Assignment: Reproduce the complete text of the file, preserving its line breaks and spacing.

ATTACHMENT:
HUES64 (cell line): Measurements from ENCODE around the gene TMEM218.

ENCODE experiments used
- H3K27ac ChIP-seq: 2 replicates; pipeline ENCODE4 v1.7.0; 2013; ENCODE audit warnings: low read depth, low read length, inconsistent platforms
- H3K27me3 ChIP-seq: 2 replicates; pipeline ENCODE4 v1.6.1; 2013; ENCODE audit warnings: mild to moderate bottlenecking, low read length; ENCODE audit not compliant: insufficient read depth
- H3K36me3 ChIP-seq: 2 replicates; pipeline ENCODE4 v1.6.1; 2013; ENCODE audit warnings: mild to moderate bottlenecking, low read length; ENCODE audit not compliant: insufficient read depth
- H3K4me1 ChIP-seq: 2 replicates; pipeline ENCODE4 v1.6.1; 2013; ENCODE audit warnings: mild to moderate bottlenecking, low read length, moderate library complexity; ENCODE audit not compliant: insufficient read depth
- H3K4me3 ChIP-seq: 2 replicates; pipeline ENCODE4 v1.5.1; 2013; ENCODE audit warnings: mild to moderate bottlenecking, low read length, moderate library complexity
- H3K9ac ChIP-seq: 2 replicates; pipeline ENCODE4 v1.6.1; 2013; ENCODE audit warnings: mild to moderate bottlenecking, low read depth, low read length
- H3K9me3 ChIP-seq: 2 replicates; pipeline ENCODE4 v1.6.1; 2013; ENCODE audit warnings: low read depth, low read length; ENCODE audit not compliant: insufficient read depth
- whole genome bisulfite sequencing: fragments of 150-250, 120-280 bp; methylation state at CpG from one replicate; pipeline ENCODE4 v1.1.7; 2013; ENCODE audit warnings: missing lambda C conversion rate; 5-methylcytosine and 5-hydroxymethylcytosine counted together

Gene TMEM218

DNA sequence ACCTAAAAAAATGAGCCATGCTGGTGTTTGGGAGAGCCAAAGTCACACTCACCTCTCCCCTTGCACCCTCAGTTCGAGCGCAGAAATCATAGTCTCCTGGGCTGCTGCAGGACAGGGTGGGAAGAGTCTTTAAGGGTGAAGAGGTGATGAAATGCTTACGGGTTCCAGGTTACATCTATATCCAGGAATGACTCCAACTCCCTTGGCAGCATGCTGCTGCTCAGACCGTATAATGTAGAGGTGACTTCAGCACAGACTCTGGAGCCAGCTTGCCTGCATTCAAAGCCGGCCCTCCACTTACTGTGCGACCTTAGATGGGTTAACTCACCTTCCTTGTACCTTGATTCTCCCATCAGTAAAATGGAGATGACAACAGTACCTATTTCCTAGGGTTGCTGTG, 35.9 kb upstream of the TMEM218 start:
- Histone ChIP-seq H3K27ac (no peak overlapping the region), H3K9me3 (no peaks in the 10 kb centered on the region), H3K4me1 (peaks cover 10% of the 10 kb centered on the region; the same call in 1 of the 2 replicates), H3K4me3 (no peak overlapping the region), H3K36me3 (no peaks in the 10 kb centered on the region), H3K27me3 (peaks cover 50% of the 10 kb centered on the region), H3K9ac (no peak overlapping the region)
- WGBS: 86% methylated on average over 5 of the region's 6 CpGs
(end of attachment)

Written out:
HUES64 (cell line): Measurements from ENCODE around the gene TMEM218.

ENCODE experiments used
- H3K27ac ChIP-seq: 2 replicates; pipeline ENCODE4 v1.7.0; 2013; ENCODE audit warnings: low read depth, low read length, inconsistent platforms
- H3K27me3 ChIP-seq: 2 replicates; pipeline ENCODE4 v1.6.1; 2013; ENCODE audit warnings: mild to moderate bottlenecking, low read length; ENCODE audit not compliant: insufficient read depth
- H3K36me3 ChIP-seq: 2 replicates; pipeline ENCODE4 v1.6.1; 2013; ENCODE audit warnings: mild to moderate bottlenecking, low read length; ENCODE audit not compliant: insufficient read depth
- H3K4me1 ChIP-seq: 2 replicates; pipeline ENCODE4 v1.6.1; 2013; ENCODE audit warnings: mild to moderate bottlenecking, low read length, moderate library complexity; ENCODE audit not compliant: insufficient read depth
- H3K4me3 ChIP-seq: 2 replicates; pipeline ENCODE4 v1.5.1; 2013; ENCODE audit warnings: mild to moderate bottlenecking, low read length, moderate library complexity
- H3K9ac ChIP-seq: 2 replicates; pipeline ENCODE4 v1.6.1; 2013; ENCODE audit warnings: mild to moderate bottlenecking, low read depth, low read length
- H3K9me3 ChIP-seq: 2 replicates; pipeline ENCODE4 v1.6.1; 2013; ENCODE audit warnings: low read depth, low read length; ENCODE audit not compliant: insufficient read depth
- whole genome bisulfite sequencing: fragments of 150-250, 120-280 bp; methylation state at CpG from one replicate; pipeline ENCODE4 v1.1.7; 2013; ENCODE audit warnings: missing lambda C conversion rate; 5-methylcytosine and 5-hydroxymethylcytosine counted together

Gene TMEM218

DNA sequence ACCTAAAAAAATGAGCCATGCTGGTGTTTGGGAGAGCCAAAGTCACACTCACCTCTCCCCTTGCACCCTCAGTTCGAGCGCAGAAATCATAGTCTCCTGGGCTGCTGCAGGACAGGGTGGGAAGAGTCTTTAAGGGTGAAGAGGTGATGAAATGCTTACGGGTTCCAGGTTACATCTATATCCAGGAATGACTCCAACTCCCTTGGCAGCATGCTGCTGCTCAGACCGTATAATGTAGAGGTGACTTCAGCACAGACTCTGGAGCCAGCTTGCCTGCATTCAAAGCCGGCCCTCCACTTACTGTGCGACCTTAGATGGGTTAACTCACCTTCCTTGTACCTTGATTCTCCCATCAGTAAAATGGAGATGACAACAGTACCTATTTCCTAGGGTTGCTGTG, 35.9 kb upstream of the TMEM218 start:
- Histone ChIP-seq H3K27ac (no peak overlapping the region), H3K9me3 (no peaks in the 10 kb centered on the region), H3K4me1 (peaks cover 10% of the 10 kb centered on the region; the same call in 1 of the 2 replicates), H3K4me3 (no peak overlapping the region), H3K36me3 (no peaks in the 10 kb centered on the region), H3K27me3 (peaks cover 50% of the 10 kb centered on the region), H3K9ac (no peak overlapping the region)
- WGBS: 86% methylated on average over 5 of the region's 6 CpGs